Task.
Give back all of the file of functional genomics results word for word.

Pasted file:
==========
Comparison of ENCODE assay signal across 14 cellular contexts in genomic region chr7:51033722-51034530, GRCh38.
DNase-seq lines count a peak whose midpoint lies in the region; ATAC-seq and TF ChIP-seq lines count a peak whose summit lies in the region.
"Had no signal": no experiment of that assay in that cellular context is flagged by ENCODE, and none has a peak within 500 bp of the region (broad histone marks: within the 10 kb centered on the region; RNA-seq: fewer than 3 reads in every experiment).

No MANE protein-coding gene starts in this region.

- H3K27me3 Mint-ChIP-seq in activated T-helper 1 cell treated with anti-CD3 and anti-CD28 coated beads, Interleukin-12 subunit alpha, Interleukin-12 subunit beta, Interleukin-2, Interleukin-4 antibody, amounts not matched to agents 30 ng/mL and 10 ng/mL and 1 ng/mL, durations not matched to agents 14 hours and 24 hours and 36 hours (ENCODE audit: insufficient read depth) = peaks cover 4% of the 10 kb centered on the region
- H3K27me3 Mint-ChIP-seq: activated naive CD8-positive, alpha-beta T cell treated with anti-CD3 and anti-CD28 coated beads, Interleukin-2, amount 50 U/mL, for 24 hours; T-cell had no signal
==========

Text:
Comparison of ENCODE assay signal across 14 cellular contexts in genomic region chr7:51033722-51034530, GRCh38.
DNase-seq lines count a peak whose midpoint lies in the region; ATAC-seq and TF ChIP-seq lines count a peak whose summit lies in the region.
"Had no signal": no experiment of that assay in that cellular context is flagged by ENCODE, and none has a peak within 500 bp of the region (broad histone marks: within the 10 kb centered on the region; RNA-seq: fewer than 3 reads in every experiment).

No MANE protein-coding gene starts in this region.

- H3K27me3 Mint-ChIP-seq in activated T-helper 1 cell treated with anti-CD3 and anti-CD28 coated beads, Interleukin-12 subunit alpha, Interleukin-12 subunit beta, Interleukin-2, Interleukin-4 antibody, amounts not matched to agents 30 ng/mL and 10 ng/mL and 1 ng/mL, durations not matched to agents 14 hours and 24 hours and 36 hours (ENCODE audit: insufficient read depth) = peaks cover 4% of the 10 kb centered on the region
- H3K27me3 Mint-ChIP-seq: activated naive CD8-positive, alpha-beta T cell treated with anti-CD3 and anti-CD28 coated beads, Interleukin-2, amount 50 U/mL, for 24 hours; T-cell had no signal